Mona Tahini, a Lebanese journalist with al-Manar TV, was prevented from asking Macron a question during his press conference in Beirut, while other reporters were allowed to ask multiple questions and pose for selfies with the French president. Tahini wears a hijab.
A virtual “humanitarian aid” conference headed by Macron on Aug. 16 reportedly gathered $300 million in pledges. But the organizers will not turn over the money to Lebanese authorities or communities; they will channel it through Western-approved, nongovernmental organizations and United Nations agencies.
U.S.-France-Israel hands off!
The hardships and frustration fueling protests in Lebanon are real. But they cannot be divorced from the long history of Western imperialist intervention that divided Lebanon and Syria and redrew their borders in 1920; carried out unspeakable acts of theft and terror against the people; and created a hierarchy based on religious affiliation, with French-identified Christians at the top and mostly poor and working-class Shiite Muslims at the bottom.
Throughout the 20th century, the U.S. and European powers continued and deepened the exploitation and division, closely connected with the removal of the Palestinan people from their homeland, to secure control of oil profits and strategic military positions.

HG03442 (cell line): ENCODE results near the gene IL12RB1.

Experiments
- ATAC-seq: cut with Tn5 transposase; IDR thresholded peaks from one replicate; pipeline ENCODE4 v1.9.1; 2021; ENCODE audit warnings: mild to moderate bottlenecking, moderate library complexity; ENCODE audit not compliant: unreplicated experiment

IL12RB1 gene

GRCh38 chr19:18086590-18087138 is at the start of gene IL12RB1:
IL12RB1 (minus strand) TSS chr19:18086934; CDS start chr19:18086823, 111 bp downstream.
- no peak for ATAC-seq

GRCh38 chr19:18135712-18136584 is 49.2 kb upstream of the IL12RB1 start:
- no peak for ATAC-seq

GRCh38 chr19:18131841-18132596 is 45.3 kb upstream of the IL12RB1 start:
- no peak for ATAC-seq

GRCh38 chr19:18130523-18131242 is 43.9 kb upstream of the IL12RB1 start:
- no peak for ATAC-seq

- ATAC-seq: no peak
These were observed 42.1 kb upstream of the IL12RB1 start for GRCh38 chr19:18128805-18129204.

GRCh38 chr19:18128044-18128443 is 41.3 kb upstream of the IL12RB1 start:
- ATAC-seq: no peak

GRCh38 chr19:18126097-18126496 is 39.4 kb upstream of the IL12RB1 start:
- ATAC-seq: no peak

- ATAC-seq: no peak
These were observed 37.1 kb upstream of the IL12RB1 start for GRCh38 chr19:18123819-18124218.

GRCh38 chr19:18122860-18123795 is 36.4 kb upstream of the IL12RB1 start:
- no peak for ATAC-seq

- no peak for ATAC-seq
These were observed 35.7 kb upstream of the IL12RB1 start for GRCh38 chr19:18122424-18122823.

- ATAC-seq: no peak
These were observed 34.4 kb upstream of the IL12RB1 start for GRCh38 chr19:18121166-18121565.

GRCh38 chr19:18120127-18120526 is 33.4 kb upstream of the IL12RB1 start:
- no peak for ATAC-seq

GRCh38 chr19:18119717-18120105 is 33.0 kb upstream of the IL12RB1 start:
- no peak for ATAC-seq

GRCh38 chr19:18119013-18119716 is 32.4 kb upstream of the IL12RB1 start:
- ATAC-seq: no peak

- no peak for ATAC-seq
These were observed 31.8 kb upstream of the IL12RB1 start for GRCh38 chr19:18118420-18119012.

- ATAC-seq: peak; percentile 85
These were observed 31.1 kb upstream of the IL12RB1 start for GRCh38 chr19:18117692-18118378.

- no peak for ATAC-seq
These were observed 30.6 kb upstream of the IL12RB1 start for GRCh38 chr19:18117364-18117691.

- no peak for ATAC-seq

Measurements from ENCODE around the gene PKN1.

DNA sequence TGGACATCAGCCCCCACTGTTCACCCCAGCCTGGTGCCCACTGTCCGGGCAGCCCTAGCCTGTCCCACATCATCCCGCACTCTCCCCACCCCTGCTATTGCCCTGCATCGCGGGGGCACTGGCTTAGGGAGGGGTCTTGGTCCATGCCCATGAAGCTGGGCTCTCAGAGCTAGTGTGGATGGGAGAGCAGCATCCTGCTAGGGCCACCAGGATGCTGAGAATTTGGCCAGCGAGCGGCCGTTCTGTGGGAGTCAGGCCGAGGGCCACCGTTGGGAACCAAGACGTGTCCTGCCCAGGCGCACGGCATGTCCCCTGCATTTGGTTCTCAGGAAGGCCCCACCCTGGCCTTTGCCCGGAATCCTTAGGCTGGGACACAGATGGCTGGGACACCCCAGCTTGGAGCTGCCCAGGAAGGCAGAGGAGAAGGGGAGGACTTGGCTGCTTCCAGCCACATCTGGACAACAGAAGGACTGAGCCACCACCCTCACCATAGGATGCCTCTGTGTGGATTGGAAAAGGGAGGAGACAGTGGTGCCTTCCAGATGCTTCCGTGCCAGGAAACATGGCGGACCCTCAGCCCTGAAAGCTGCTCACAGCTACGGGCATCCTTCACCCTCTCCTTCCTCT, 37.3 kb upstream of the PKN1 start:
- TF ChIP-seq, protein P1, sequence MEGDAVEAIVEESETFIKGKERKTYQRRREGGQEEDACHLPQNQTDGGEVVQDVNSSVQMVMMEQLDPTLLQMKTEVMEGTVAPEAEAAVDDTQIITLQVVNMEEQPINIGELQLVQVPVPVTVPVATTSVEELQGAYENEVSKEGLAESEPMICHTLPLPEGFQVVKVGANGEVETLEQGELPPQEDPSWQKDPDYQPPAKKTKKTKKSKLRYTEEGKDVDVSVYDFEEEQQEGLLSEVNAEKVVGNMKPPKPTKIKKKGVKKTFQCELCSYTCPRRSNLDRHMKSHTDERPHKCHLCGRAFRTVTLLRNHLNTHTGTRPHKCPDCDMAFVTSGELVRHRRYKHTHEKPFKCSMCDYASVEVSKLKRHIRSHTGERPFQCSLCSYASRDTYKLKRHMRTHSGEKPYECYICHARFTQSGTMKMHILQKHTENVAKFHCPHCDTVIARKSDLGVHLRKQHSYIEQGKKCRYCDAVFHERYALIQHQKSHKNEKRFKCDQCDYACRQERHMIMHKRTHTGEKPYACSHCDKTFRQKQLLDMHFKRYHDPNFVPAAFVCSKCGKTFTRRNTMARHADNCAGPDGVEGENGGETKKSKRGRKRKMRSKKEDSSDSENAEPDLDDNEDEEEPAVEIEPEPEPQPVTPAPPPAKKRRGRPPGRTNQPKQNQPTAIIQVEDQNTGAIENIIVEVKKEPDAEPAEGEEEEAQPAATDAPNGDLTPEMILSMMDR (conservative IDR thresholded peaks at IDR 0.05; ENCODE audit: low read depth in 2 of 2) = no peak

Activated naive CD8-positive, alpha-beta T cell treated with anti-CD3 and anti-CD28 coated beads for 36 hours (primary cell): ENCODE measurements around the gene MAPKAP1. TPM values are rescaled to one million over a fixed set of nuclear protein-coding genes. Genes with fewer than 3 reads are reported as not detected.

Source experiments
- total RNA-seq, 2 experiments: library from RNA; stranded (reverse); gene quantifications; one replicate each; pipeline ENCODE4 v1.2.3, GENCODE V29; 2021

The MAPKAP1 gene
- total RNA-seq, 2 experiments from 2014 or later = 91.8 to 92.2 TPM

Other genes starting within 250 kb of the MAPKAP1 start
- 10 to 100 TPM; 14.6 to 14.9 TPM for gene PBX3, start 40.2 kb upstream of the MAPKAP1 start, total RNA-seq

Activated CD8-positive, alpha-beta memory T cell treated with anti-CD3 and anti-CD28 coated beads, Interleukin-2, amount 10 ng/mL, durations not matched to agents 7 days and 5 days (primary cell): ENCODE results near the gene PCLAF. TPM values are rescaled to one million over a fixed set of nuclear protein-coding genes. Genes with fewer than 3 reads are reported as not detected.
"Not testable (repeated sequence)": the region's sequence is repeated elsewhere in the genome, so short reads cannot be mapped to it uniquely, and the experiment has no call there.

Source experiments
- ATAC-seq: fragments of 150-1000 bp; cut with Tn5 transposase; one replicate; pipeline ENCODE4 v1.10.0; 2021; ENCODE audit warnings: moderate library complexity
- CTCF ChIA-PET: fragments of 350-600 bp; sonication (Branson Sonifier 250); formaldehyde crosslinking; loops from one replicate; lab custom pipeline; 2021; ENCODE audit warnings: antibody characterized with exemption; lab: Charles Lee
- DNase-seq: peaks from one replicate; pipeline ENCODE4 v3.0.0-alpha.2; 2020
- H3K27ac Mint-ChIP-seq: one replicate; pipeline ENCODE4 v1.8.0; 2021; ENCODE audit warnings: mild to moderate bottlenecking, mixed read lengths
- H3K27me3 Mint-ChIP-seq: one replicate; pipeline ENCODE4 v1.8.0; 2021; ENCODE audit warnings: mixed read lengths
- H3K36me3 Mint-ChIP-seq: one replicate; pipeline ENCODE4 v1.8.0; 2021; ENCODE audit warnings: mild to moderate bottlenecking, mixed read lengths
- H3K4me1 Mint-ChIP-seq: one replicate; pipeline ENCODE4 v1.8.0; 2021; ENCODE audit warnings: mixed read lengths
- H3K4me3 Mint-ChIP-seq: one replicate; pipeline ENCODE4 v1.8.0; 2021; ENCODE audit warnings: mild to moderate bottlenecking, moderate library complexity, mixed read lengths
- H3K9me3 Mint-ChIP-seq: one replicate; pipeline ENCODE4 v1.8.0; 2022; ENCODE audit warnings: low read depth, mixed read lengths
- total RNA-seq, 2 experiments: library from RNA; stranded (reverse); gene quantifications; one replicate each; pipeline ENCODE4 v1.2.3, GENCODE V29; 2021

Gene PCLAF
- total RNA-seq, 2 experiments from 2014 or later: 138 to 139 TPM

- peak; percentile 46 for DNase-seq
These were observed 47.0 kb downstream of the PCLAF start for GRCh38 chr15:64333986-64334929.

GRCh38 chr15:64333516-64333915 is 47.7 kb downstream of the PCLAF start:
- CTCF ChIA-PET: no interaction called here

And today, the U.S.-European response to the Beirut tragedy is closely connected with Israel’s genocidal war on Gaza and the West Bank, the “deal” between Israel, the United Arab Emirates and Washington to normalize the occupation, U.S. theft of Syrian oil, sanctions and threats against Iran, Pentagon provocations over trade between Iran and Venezuela, etc.
For anti-imperialists and anti-war activists here, the urgent need is to demand:
End U.S. sanctions against Lebanon and Syria! U.S. troops out of West Asia! End U.S. military support of Israeli apartheid!
No to Washington-Paris intervention in Lebanon’s internal affairs! Self-determination for the people of Lebanon!